posted by twistofrhyme at 5:44 PM on November 28, 2007 [3 favorites]

So you have this really cool friend, and they have other really cool friends, and you think somehow this cool friend has decided to hook up with you, an unbearably uncool person, AND expose the other cool people to you?

You might want to consider the possibility that you're so out that you're in. You must have some qualities that keep this friendship going, and your friend isn't ashamed to make your friendship known...and if you weren't cool on some level, that wouldn't be the case.

So accept the fact that even though you might not be cool in the way they're cool, you are cool in a different way, and that's even better.

Case in point: I live in LA, and everyone I know is in films or television somehow. These people like to talk to me, because I am not in their industry; even though they have what we consider a cool career, to them it's just the thing they do, and whenever they find someone who does something else, it's interesting and mysterious to them.

So relax. You obviously have something going for you, and just because you don't know what it is doesn't mean it isn't there.
posted by davejay at 12:22 AM on November 29, 2007

I know exactly what you mean, and completely disagree with the ‘it’s all in your head’ comments. Some people just appear trendier and more with-it than others. Whether you appear more geeky or less with-it to them is open to doubt, but I think your feelings are very legitimate.

Remember that scene in High Fidelity (the movie) when John Cusack goes to a dinner party at Catherine Zeta-Jones and realises that he has nothing in common with anyone else? It’s that feeling. It’s not a bad feeling, you just have to go with it and be comfortable in your skin.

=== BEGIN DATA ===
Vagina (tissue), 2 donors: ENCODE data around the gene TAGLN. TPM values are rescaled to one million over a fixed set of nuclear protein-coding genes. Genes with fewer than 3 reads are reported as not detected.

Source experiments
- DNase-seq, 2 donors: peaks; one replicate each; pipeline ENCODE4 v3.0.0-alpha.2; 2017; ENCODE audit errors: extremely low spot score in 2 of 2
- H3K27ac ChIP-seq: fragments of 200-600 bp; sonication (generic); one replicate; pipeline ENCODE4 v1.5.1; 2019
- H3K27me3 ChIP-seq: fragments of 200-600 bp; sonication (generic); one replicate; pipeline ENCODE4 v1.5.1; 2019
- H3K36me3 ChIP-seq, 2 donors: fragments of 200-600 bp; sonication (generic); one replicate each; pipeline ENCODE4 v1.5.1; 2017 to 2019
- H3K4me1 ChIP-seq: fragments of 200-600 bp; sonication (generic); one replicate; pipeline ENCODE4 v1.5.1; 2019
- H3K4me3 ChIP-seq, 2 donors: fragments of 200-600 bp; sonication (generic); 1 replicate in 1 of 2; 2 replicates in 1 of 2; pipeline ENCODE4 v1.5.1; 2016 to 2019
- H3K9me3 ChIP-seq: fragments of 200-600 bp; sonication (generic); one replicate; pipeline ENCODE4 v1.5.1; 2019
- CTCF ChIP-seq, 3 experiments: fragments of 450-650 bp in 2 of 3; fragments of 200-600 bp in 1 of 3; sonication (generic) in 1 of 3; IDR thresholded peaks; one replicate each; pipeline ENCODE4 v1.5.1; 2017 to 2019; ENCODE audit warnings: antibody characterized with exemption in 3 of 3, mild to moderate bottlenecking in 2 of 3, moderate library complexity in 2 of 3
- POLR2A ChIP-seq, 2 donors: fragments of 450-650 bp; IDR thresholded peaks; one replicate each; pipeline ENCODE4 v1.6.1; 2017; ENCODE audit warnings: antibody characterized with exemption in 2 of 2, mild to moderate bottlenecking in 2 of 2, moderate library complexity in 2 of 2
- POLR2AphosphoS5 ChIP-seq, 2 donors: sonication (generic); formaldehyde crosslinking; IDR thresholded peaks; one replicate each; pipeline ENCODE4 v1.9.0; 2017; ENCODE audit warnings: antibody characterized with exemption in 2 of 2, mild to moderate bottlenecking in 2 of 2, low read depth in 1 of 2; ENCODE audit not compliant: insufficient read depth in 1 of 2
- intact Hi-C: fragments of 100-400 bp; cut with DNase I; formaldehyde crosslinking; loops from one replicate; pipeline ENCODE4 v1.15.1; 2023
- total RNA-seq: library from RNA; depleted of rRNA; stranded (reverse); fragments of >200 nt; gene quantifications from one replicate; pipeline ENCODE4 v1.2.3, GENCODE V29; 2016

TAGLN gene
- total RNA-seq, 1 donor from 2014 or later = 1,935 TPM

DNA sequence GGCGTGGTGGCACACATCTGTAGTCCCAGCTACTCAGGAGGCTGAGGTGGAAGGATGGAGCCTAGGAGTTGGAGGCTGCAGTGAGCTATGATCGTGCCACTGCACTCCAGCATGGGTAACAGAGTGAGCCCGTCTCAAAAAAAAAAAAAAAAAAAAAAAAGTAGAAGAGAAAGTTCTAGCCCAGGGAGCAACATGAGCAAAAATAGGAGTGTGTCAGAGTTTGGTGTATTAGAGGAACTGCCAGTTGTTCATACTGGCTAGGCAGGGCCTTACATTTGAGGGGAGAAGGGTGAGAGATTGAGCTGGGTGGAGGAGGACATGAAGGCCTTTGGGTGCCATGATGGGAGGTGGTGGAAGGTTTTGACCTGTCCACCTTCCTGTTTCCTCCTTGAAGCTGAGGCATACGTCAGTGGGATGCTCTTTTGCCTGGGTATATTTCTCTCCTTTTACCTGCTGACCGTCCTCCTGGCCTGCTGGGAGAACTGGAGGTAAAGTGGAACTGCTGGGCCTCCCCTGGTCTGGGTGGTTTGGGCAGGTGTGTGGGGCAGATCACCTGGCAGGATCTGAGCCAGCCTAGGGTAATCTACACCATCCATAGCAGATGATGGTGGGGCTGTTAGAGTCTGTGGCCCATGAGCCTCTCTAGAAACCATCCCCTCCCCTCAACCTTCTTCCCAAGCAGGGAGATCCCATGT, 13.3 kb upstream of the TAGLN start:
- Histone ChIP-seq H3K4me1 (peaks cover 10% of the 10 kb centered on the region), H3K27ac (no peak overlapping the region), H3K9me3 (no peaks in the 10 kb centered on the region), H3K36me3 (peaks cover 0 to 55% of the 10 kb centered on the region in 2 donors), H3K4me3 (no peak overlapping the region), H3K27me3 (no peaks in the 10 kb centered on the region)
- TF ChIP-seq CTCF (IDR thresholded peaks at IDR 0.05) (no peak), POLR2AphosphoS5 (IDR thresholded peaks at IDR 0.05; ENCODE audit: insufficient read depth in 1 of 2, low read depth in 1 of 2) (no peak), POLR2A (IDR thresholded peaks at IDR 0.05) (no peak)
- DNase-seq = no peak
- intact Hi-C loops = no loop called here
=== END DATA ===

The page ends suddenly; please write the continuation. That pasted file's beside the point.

I’ve experienced what you’re talking about, a bit. Last year my hubbie and I were invited to a small Xmas gathering at our near neighbours. Our neighbours are lovely and friendly but they also have a trendy ‘edge’ to them which you describe so well. So when we were at the party and saw that it appeared to be full of people of the same type – with a certain ‘edge’ of smoothness, success, well-being, charm, attractiveness etc – we both looked at each other and our workaday geekiness as if to say ‘uh-oh, we’re going to have to work hard to keep our heads about water here’. But actually it turned out fine for a number of reasons:

- we arrived and left fairly early, so new arrivals had to talk to us and we didn’t outstay our welcome
- we (automatically) gravitated towards the more geeky of the smooth and polished lot
- we asked lots of questions and didn’t talk about ourselves a lot
- we had lots of mulled wine
- we tried to talk to lots of different people
- we smiled a lot

All in all we left the party unscathed and actually rather chuffed with ourselves that we had managed to charm the trendy people. We could “talk with crowds and keep your virtue, Or walk with Kings - nor lose the common touch”. Go us!
posted by low_horrible_immoral at 5:28 AM on November 29, 2007 [2 favorites]

You must have some kind of coolness if you're invited to visit said friend to begin with, so you're already at their (other party participants) level.

Don't worry so much about embarrassing your friend. If your friend was worried, you'd not be invited. Although this one is easier said, then done.

Don't feel forced to speak directly to anyone or everyone, just listen to them and if something strikes you that you wish to say or add, then do so.

Smile a lot, not a fake forced smile, but be genuine and that'll be what everyone is looking for most.

My daughter is probably the most shy person in the world, and it works to her advantage. She comes out the most popular at parties. Why? Because she allows everyone else to talk about themselves and is good at smiling and "being impressed" by them, even if she really isn't. She makes them feel good and interesting. It's not being dishonest, as she never wants to hurt anyone's feelings, but it really does work!! :)

A couple of drinks help loosen the tongue up a bit but be forewarned: DO NOT over drink. Heavy drinkers are the ones that everyone talks bad about on Monday.

Good luck!
posted by magnoliasouth at 5:55 AM on November 30, 2007